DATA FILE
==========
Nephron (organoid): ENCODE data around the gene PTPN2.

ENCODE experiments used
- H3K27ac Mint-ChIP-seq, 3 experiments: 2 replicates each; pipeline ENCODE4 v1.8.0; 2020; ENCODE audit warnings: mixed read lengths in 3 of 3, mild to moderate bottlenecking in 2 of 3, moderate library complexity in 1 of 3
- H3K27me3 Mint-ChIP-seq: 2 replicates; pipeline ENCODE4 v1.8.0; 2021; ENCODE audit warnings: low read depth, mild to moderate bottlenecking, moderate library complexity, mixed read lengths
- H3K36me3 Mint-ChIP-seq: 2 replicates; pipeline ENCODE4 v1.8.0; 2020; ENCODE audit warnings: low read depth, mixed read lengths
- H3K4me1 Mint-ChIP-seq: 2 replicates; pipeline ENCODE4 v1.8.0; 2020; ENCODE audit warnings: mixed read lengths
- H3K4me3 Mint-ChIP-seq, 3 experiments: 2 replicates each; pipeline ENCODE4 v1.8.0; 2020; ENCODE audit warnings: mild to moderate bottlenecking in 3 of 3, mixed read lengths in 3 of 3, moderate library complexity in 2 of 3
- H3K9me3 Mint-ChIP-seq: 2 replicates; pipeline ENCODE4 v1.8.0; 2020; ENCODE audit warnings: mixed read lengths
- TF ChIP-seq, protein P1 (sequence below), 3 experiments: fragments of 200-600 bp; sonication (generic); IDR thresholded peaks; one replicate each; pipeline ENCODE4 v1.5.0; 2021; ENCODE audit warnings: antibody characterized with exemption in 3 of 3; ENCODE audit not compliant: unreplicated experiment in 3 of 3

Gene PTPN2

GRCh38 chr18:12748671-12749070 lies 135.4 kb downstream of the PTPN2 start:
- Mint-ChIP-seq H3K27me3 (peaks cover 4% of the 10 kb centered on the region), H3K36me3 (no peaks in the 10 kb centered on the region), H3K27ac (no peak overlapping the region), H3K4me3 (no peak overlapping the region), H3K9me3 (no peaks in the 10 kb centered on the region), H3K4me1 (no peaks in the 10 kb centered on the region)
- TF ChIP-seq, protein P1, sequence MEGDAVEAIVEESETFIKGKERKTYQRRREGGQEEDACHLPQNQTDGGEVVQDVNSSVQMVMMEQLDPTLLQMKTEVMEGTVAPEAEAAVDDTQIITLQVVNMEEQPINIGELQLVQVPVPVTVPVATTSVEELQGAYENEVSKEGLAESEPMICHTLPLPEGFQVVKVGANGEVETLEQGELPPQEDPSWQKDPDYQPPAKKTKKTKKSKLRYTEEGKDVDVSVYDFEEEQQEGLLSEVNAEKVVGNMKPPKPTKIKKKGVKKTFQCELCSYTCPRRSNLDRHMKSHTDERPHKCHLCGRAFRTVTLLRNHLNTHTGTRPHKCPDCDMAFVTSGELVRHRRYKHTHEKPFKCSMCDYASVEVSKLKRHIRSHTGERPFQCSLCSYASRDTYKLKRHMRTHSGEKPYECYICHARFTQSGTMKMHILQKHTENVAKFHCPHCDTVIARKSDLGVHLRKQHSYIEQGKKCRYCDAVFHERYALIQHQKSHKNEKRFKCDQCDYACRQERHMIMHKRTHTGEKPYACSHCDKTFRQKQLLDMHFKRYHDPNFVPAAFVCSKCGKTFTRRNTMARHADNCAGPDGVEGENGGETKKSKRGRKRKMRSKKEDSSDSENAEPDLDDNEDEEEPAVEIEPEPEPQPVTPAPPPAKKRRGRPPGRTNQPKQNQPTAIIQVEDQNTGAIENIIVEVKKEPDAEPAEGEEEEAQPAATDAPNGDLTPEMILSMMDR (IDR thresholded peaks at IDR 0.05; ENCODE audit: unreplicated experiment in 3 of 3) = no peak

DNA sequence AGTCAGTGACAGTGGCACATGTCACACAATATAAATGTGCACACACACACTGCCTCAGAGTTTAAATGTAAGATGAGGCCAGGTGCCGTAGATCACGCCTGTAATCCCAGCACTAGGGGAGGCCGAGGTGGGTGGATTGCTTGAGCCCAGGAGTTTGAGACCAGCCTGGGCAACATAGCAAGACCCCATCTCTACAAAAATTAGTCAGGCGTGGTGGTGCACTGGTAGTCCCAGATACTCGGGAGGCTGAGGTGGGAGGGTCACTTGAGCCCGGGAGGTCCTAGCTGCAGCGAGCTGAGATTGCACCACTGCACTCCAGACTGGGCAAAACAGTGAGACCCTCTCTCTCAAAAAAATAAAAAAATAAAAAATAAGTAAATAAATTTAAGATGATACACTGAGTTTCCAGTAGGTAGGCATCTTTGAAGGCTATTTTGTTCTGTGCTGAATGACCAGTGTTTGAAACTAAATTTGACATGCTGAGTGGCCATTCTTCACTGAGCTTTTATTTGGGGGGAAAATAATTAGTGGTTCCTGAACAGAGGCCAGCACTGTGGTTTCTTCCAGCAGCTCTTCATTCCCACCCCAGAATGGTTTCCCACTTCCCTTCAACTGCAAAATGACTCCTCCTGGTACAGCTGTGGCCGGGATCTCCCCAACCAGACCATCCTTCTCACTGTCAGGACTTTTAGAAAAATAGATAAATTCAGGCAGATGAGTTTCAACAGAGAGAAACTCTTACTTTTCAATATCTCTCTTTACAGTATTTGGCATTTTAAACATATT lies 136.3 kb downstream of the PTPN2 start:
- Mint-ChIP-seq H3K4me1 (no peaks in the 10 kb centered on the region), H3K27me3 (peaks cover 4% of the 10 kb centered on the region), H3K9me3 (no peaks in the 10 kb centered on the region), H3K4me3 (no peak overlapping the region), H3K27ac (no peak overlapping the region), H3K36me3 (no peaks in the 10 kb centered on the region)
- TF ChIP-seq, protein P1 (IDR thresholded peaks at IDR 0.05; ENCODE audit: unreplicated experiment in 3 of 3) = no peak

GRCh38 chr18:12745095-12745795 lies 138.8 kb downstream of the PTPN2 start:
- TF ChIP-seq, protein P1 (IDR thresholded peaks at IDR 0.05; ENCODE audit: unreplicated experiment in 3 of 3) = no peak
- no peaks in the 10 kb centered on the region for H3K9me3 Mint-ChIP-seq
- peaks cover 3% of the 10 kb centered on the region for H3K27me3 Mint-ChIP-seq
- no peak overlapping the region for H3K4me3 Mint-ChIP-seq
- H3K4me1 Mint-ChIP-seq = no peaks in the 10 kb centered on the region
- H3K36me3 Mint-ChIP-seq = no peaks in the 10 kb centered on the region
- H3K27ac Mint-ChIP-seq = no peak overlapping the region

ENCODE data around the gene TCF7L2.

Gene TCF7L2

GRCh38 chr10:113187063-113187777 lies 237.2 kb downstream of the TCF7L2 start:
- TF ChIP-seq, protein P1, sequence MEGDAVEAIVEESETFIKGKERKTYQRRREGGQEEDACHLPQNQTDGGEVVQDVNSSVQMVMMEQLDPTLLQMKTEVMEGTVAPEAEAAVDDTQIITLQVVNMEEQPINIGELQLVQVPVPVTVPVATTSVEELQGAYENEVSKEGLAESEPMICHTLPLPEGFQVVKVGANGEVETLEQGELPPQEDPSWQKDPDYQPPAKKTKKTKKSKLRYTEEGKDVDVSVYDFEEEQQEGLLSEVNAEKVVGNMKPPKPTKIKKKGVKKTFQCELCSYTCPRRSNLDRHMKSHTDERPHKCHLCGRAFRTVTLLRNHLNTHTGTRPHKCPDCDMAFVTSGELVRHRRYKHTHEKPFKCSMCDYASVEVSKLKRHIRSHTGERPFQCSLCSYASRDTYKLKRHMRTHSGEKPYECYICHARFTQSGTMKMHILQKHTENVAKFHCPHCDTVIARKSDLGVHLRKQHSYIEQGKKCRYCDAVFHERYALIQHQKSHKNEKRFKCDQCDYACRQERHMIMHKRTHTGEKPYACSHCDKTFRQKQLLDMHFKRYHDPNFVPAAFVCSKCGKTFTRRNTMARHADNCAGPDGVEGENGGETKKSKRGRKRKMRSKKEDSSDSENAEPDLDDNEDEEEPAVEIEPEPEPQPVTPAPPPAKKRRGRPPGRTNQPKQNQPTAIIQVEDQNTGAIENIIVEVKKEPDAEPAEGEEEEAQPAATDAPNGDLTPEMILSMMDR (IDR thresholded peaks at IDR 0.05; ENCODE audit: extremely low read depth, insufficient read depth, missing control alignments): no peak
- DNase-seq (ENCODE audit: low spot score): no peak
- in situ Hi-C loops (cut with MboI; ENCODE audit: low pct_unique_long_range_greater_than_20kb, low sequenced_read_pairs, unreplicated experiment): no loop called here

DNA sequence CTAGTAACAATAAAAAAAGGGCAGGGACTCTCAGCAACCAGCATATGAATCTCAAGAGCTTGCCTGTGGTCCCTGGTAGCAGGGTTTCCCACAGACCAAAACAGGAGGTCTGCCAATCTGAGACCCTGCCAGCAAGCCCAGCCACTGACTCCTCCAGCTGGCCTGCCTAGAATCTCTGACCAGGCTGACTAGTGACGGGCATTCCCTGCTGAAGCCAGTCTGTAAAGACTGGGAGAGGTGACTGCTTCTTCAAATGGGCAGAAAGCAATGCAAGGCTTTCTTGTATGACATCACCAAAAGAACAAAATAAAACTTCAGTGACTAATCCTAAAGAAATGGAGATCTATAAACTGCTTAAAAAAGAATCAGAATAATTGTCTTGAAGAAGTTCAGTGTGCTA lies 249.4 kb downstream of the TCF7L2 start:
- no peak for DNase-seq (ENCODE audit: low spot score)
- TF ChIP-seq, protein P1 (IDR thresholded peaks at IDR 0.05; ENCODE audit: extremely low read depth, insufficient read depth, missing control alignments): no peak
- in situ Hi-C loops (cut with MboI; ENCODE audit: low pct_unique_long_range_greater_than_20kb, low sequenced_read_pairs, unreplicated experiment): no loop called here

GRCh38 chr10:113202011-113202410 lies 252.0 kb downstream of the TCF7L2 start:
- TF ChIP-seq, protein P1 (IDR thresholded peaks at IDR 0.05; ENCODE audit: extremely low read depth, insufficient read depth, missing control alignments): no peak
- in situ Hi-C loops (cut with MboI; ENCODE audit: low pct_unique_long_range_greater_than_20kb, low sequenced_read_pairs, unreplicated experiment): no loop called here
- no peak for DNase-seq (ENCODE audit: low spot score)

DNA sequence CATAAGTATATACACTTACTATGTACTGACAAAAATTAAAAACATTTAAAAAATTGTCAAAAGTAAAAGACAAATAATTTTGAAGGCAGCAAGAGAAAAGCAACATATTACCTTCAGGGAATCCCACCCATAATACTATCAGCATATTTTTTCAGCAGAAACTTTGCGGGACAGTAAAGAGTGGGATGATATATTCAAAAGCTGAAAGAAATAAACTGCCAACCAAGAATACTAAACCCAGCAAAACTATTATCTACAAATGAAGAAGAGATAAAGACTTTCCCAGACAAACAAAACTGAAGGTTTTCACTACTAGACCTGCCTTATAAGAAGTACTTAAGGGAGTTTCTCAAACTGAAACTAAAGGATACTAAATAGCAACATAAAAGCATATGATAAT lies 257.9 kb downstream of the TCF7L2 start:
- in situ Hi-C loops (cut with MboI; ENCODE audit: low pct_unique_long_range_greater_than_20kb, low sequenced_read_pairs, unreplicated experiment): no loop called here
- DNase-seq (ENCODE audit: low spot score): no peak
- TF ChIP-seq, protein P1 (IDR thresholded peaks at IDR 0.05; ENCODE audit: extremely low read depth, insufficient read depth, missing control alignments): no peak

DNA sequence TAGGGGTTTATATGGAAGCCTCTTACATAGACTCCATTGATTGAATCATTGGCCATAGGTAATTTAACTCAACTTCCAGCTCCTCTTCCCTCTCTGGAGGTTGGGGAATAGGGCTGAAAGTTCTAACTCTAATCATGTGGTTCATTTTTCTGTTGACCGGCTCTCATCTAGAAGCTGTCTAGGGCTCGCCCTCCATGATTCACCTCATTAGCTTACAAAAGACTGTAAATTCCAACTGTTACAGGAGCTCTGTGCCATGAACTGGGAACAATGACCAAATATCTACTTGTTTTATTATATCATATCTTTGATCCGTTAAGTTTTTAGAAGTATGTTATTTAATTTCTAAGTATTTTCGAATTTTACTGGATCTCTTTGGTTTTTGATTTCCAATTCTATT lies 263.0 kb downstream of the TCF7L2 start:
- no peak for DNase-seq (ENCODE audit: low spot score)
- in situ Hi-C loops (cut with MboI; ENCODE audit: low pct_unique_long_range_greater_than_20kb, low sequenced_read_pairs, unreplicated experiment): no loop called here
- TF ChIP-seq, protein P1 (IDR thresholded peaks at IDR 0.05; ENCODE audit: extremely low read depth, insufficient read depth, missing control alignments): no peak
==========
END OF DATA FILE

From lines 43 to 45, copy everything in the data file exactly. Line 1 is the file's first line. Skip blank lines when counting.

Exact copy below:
DNA sequence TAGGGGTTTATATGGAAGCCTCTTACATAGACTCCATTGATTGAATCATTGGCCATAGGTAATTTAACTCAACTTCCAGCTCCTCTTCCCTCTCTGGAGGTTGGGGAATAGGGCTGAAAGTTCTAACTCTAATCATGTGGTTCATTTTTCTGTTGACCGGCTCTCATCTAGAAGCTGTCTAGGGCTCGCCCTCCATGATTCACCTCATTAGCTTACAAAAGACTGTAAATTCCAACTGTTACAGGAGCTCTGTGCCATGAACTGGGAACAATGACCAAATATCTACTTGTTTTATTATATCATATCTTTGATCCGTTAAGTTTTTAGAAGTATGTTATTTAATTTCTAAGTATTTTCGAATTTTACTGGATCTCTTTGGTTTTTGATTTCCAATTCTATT lies 263.0 kb downstream of the TCF7L2 start:
- no peak for DNase-seq (ENCODE audit: low spot score)
- in situ Hi-C loops (cut with MboI; ENCODE audit: low pct_unique_long_range_greater_than_20kb, low sequenced_read_pairs, unreplicated experiment): no loop called here